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In Race to Make Doctors, Engineers, Parents Killing Aspirations of Their Wards

Getting a seat on merit or in the state management quota for medicine and an entry to any of the IITs are the aspirations most of the parents have when their child reaches Class VIII. Read More

Sunday December 18, 2022 5:37 PM, IANS

In Race to Make Wards Doctors, Engineers, Parents Killing Their Aspirations

Thiruvananthapuram: In 2009, a Malayalam movie, Makante Achan (son's father) was released depicting the trauma faced by a youth who wanted to be a musician and singer but his village officer father insisted on his becoming an engineer.

The son lands up in a coaching institute of K.C. Francis which is considered a sure-shot success institute in the state. The principal of the institute, Francis is a strict disciplinarian and through CCTV he used to control each and every movement of the students. In the end, the son, Manu fails to clear the entrance, and his father Viswanathan, is heartbroken and turns to drinks for solace.

Manu walks out of home and lands up as a hotel waiter. But later the father and son unite, and Manu becomes a popular singer after winning a reality show contest on a local channel.

Most of the students of Kerala commence their entrance grilling from Class VIII and join various entrance institutes that have mushroomed in the state. The focus has now shifted to Pala in Kottayam district which just like Kota in Rajasthan takes in medical and engineering aspirants to help them crack the exams.

The institute is attached to a few residential schools where the students from far-off places of the state like Kasargod and Kannur can stay and learn the nuances of the competitive game. Students flock to the institute which conducts entrance exams for admission to the institute itself. Annually the pass percentage of the institute's students is high, thanks to the extensive drilling and coaching.

Several students complain of homesickness but the parents who have already dreamt of a better future for the child do not allow the students to come back to their homes and instead force them to stay in the hostels.


Sujith George (name changed), a teacher of Physics in a reputed coaching institute of Kerala while speaking to IANS said:

"We are comfortably placed as far as perks are concerned, and I get more than Rs 2.5 lakhs per month as salary. I feel extremely sorry, however, for some students who never wanted to be in the race to become engineers or doctors but instead want to be in the liberal arts."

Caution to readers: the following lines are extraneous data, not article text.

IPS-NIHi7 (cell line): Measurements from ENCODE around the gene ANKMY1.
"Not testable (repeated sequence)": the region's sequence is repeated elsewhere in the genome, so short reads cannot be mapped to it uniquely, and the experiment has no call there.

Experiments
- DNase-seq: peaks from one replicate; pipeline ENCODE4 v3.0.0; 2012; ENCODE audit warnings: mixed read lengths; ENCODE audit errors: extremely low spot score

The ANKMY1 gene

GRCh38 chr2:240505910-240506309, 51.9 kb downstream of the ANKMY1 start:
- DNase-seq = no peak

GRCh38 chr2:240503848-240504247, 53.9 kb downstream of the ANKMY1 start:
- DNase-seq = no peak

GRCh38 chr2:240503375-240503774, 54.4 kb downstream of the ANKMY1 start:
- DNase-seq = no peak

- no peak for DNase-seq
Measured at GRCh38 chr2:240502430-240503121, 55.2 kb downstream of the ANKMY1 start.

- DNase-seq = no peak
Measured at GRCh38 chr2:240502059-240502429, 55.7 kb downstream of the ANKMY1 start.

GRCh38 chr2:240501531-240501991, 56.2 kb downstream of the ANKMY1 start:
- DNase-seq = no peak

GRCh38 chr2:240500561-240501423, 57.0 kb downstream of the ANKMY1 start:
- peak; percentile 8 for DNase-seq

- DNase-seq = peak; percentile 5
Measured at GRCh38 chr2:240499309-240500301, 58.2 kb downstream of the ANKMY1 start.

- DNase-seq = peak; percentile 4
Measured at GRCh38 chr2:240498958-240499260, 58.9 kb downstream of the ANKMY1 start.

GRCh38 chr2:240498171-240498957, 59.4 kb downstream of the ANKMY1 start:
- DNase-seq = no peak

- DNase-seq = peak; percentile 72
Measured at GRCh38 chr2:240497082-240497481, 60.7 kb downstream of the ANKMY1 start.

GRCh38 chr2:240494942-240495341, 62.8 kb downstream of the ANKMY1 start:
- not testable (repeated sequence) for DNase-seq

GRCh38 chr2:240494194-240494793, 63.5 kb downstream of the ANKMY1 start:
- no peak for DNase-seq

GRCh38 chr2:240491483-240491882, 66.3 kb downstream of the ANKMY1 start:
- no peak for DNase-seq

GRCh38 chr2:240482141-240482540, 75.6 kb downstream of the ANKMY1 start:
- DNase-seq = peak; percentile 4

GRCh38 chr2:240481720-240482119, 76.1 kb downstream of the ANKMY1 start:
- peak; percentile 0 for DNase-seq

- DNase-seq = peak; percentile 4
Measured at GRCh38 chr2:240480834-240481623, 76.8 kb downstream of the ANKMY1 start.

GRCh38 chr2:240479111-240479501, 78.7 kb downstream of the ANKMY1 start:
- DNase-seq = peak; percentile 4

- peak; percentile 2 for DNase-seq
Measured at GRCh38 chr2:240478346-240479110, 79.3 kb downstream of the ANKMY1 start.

"The parents will never allow them to join the profession of their choice but force them to continue in the institutes for cracking JEE and NEET as also state-level entrance exam for engineering, KEAM", he said.

Rs 1K cr worth coaching industry

The coaching industry in Kerala by an average count is worth around Rs 1,000 crore per annum with institutes mushrooming in various parts of the state and inviting reputed teachers, paying them huge salaries.

There were instances in Kerala where a reputed Chemistry professor flew from one institute in Thiruvananthapuram to another institute in Kochi and then to Kozhikode.

There are teachers who fly for a week to Dubai and Qatar to teach in entrance coaching institutes in those countries mostly to cater to children of Malayalis living in those countries.

The aspirations of middle-class parents, NRIs, government servants, middle-level business people are to make their children reach the top with both engineering and medicine being the most sought after professions.

Getting a seat on merit or in the state management quota for medicine and an entry to any of the IITs are the aspirations most of the parents have when their child reaches Class VIII.

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Manoharan Nair, a businessman in Thiruvananthapuram who has sent his only daughter to a coaching institute in Kottayam district, told IANS:

"We toiled day and night to keep the kitchen fires burning and ultimately we are now in a position to give our daughter a decent education. Last year a maximum number of students from this particular institute cracked the entrance exams and got into prestigious engineering and medical colleges, so why not my daughter?"

"I have put her in that institute since she joined Class XI and teachers informed me that she has a good chance of reaching the top bracket to get a merit seat for medicine."

This is the aspiration of most of the middle-class parents in Kerala and they would do anything for that dream to be fulfilled.

Interestingly, students are not that keen that only engineering and medicine are professions to be followed and instead are also opting for admission to law colleges while some aspire to do a chartered accountant (CA) course.

But by and large, more than 80 per cent of the cream of the Kerala student community goes to attend entrance coaching classes to crack the JEE and NEET entrance exams for admission to IITs or engineering colleges and medical colleges.


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